To further assess expert domain knowledge, we evaluated PH-LLM performance on multiple choice question datasets in the style of sleep medicine and fitness certification examinations via manual test takers using online portals. PH-LLM achieved 79% on sleep (N=629 questions) and 88% on fitness (N=99 questions), both of which exceed average scores from a sample of human experts (76% and 71%, respectively) as well as benchmarks for receiving continuing education credit to maintain professional licenses in those domains.


AMA = American Medical Association, PRA = Physician's Recognition Award, ABIM = American Board of Internal Medicine, MOC = Maintenance of Certification, CME = Continuing Medical Education, NSCA = National Strength and Conditioning Association, CSCS = Certified Strength and Conditioning Specialists.

Finally, to enable PH-LLM to predict self-reported assessments of sleep quality, we trained the model on responses to validated survey questions on sleep disruption and impairment using textual and multimodal encoding representations of wearable sensor data. Shown below, we demonstrate that multimodal encoding is both necessary and sufficient to achieve performance on par with discriminative models trained solely to predict these outcomes.


Predictive AUROC performance of PH-LLM model variants on self-reported sleep outcomes. Encoding multimodal sensor data with an adapter outperforms equivalent text representations for both zero- and few-shot prompting for 12 out of 16 outcomes (denoted with “*”) with statistical significance.

Together, these results demonstrate the benefit of tuning PH-LLM to contextualize physiological data for personal health applications.

Transforming wearable data into personal health insights

LLMs can be augmented with software tools to extend their capabilities, examples of which include code generation and information retrieval. The ability of LLM-based agents to iteratively reason and interact with tools offers a promising way to extend their reasoning abilities to complex, temporal wearable data. In our second paper, we introduce a framework for a personal health insights agent based on Gemini Ultra 1.0. The agent leverages the power of Gemini models along with an agent framework, code generation capabilities, and information retrieval tools to iteratively analyze raw wearable data and provide personalized interpretations and recommendations to health queries. This combination enables the agent to:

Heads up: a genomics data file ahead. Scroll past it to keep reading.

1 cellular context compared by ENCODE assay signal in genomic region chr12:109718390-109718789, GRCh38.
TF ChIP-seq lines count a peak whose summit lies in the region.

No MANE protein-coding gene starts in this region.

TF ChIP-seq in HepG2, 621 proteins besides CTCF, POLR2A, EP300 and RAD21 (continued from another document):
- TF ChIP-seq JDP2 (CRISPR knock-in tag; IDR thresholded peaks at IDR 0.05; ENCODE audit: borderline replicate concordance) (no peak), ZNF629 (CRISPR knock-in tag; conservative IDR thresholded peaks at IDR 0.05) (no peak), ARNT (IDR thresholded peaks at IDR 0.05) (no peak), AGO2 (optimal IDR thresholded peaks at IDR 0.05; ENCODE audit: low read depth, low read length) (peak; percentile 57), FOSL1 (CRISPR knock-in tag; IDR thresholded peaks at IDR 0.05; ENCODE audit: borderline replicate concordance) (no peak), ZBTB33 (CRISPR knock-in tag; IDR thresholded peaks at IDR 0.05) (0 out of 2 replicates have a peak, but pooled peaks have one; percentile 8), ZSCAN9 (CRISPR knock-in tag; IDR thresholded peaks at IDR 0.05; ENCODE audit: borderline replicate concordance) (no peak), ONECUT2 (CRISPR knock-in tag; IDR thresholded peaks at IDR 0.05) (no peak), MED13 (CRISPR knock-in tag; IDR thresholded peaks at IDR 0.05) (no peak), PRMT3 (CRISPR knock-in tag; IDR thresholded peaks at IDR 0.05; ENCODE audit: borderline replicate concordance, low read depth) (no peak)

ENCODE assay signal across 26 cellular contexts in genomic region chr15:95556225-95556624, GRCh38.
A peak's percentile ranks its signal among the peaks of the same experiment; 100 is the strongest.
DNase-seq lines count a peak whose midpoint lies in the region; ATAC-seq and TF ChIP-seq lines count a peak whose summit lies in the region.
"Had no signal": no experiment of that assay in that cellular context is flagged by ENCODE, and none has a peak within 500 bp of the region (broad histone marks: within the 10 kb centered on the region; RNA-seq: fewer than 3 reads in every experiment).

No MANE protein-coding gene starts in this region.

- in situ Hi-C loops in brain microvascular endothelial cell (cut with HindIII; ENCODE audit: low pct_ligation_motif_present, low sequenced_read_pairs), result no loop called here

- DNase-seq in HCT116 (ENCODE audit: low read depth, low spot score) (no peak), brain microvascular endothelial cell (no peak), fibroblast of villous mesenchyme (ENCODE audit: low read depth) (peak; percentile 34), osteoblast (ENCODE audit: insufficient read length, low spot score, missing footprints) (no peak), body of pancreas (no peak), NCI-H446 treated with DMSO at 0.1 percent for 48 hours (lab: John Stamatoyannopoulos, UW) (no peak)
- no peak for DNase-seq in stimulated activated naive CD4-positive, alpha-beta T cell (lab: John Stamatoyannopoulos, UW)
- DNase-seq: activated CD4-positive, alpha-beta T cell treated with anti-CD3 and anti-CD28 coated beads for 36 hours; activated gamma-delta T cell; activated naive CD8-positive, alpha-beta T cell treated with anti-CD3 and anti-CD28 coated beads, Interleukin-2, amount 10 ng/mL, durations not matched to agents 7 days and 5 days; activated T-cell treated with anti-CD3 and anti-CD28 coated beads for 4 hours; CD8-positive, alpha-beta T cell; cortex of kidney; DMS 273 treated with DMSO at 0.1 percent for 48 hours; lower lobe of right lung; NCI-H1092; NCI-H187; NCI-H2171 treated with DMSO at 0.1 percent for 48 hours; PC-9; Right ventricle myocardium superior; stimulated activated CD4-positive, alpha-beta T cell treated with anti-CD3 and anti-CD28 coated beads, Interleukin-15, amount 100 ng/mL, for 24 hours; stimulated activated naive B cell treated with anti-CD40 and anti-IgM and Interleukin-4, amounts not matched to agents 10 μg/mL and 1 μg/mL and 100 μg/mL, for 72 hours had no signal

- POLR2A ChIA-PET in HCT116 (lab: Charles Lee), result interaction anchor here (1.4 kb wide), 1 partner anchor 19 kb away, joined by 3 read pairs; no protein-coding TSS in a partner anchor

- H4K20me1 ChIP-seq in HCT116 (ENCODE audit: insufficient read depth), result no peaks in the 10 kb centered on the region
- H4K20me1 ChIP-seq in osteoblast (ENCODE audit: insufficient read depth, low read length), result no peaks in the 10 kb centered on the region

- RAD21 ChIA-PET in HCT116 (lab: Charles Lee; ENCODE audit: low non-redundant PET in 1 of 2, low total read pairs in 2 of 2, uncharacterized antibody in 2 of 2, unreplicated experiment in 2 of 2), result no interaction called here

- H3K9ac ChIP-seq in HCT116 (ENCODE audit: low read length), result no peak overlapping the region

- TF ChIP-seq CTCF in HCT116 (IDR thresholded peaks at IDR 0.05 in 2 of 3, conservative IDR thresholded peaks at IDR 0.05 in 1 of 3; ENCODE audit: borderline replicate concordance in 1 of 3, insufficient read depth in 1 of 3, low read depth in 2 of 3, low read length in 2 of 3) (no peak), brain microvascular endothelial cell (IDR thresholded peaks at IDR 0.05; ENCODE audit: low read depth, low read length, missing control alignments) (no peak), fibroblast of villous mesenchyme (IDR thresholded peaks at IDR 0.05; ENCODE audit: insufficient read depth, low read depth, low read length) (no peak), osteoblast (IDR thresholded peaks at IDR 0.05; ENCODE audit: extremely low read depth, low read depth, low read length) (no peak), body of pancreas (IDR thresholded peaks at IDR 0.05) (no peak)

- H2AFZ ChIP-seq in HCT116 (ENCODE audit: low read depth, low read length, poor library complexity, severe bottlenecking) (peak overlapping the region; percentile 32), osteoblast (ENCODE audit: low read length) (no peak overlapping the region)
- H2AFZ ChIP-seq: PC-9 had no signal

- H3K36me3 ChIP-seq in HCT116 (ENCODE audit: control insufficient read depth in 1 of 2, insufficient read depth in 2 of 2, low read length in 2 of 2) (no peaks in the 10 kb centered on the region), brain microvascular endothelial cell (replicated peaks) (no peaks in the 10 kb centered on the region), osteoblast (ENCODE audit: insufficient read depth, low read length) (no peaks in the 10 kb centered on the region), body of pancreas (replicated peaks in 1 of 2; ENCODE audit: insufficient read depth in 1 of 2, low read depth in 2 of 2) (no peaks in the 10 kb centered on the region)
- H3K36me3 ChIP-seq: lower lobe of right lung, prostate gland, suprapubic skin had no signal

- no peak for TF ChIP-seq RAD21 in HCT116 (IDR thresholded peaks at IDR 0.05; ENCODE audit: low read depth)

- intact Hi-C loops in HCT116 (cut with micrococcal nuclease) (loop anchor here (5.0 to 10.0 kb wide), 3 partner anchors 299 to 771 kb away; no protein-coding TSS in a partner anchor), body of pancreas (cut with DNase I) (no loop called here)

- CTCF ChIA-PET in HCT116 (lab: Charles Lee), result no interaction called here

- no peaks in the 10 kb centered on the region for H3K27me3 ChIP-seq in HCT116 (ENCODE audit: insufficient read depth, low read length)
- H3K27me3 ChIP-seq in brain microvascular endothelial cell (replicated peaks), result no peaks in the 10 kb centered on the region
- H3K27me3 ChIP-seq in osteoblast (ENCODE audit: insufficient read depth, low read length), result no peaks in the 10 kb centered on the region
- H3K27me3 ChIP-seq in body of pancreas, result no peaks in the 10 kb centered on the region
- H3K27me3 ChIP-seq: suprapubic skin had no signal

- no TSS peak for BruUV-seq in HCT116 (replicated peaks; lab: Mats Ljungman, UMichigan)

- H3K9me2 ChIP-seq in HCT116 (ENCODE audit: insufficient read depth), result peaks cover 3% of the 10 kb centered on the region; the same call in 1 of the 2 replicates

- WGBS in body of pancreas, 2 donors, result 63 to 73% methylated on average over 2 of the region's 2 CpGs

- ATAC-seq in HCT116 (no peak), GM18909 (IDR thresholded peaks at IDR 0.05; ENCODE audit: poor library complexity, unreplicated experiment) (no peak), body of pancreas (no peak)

1. Analyze data from wearable devices: the agent employs a Python interpreter to analyze multi-dimensional time-series data from wearables, performing complex calculations and identifying trends.
  2. Integrate additional health knowledge: the agent accesses a knowledge base via a search engine, incorporating up-to-date medical and health information into its responses.
  3. Provide personalized insights: the agent conducts iterative multi-step reasoning through individual data, medical knowledge, and specific user queries, generating tailored insights and recommendations.
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An example that shows how the agent reasons a personal health query step by step. This is for illustrative purposes only.

To evaluate the agent’s capabilities, we curated two datasets: one to test the agent's numerical accuracy in health queries, and the other to assess the quality of its reasoning and code in open-ended health queries through human annotations.

On the first dataset, Objective Health Insights Queries, the agent achieved 84% accuracy on a dataset of 4,000 objective personal health insights queries, demonstrating its ability to handle numerical reasoning and data analysis.


Our agent scores better than the Code Generation and standard LLM Numerical Reasoning baselines on objective personal health insights queries. Accuracy is based on an exact match to within two digits of precision.

On the second dataset, Open-Ended Health Insights Queries, we assess the agent’s performance on 172 representative open-ended personal health queries across over 600 hours of human evaluation of more than 6000 model responses. Overall, the agent significantly improved performance over a non-agent code generation baseline in nine of the 14 axes of evaluation, including key aspects like domain knowledge, logic, and reasoning quality.


Our human and expert evaluations show that our agent outperforms the code generation baseline, indicating the importance of iterative reasoning and tool usage. “∗” indicates a statistically significant difference between average ratings.

While the agent focuses on sleep and fitness data, its framework can be extended to analyze a broader range of health information, including medical records, nutrition data, and even user-provided journal entries. As LLMs continue to advance, agents have the potential to become increasingly sophisticated and may offer even deeper insights and more effective guidance for personal health management.


Our primary goals are to research features and capabilities that may help people live longer, healthier lives. Sleep and fitness are crucial components of population health and are predictors of premature mortality worldwide. The capabilities enabled by our research in case studies, personal health domain knowledge, and open-ended queries in sleep and fitness represent a meaningful step toward AI models that support personalized insights and recommendations that enable individuals to draw accurate and actionable conclusions from their own health data. We look forward to careful testing and understanding which capabilities are most helpful for users.


The research described here is joint work across Google Research, Google Health, Google DeepMind and partnering teams.